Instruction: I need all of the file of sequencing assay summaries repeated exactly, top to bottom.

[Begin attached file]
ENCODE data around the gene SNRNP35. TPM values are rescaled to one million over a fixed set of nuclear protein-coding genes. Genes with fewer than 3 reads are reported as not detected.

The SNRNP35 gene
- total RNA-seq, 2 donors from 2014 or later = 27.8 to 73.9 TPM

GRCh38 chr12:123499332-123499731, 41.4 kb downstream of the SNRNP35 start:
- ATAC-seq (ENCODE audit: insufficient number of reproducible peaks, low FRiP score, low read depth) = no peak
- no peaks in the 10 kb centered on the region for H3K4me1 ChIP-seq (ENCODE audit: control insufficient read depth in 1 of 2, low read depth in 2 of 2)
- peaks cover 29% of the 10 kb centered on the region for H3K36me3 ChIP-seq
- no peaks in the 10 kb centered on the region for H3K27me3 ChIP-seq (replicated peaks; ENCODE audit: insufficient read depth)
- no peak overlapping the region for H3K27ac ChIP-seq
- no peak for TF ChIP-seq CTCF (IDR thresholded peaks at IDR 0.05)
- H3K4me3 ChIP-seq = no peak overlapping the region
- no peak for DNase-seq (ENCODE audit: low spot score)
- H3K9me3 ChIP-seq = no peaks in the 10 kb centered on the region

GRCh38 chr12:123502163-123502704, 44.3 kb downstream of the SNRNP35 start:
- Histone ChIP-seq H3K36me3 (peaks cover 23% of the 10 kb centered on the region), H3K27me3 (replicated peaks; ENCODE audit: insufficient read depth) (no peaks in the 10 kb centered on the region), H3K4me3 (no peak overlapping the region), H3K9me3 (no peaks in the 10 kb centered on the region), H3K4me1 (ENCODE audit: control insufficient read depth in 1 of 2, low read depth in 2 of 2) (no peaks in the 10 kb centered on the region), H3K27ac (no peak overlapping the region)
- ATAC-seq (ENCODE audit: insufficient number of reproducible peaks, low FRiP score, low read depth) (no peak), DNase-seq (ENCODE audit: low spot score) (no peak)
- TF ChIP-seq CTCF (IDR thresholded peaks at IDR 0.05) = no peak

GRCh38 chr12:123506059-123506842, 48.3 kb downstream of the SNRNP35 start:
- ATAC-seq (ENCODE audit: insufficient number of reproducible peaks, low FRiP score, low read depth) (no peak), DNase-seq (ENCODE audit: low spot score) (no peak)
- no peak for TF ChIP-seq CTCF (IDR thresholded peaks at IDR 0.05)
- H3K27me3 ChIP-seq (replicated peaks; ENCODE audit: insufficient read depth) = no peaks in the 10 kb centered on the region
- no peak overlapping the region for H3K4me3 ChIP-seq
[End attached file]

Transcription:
ENCODE data around the gene SNRNP35. TPM values are rescaled to one million over a fixed set of nuclear protein-coding genes. Genes with fewer than 3 reads are reported as not detected.

The SNRNP35 gene
- total RNA-seq, 2 donors from 2014 or later = 27.8 to 73.9 TPM

GRCh38 chr12:123499332-123499731, 41.4 kb downstream of the SNRNP35 start:
- ATAC-seq (ENCODE audit: insufficient number of reproducible peaks, low FRiP score, low read depth) = no peak
- no peaks in the 10 kb centered on the region for H3K4me1 ChIP-seq (ENCODE audit: control insufficient read depth in 1 of 2, low read depth in 2 of 2)
- peaks cover 29% of the 10 kb centered on the region for H3K36me3 ChIP-seq
- no peaks in the 10 kb centered on the region for H3K27me3 ChIP-seq (replicated peaks; ENCODE audit: insufficient read depth)
- no peak overlapping the region for H3K27ac ChIP-seq
- no peak for TF ChIP-seq CTCF (IDR thresholded peaks at IDR 0.05)
- H3K4me3 ChIP-seq = no peak overlapping the region
- no peak for DNase-seq (ENCODE audit: low spot score)
- H3K9me3 ChIP-seq = no peaks in the 10 kb centered on the region

GRCh38 chr12:123502163-123502704, 44.3 kb downstream of the SNRNP35 start:
- Histone ChIP-seq H3K36me3 (peaks cover 23% of the 10 kb centered on the region), H3K27me3 (replicated peaks; ENCODE audit: insufficient read depth) (no peaks in the 10 kb centered on the region), H3K4me3 (no peak overlapping the region), H3K9me3 (no peaks in the 10 kb centered on the region), H3K4me1 (ENCODE audit: control insufficient read depth in 1 of 2, low read depth in 2 of 2) (no peaks in the 10 kb centered on the region), H3K27ac (no peak overlapping the region)
- ATAC-seq (ENCODE audit: insufficient number of reproducible peaks, low FRiP score, low read depth) (no peak), DNase-seq (ENCODE audit: low spot score) (no peak)
- TF ChIP-seq CTCF (IDR thresholded peaks at IDR 0.05) = no peak

GRCh38 chr12:123506059-123506842, 48.3 kb downstream of the SNRNP35 start:
- ATAC-seq (ENCODE audit: insufficient number of reproducible peaks, low FRiP score, low read depth) (no peak), DNase-seq (ENCODE audit: low spot score) (no peak)
- no peak for TF ChIP-seq CTCF (IDR thresholded peaks at IDR 0.05)
- H3K27me3 ChIP-seq (replicated peaks; ENCODE audit: insufficient read depth) = no peaks in the 10 kb centered on the region
- no peak overlapping the region for H3K4me3 ChIP-seq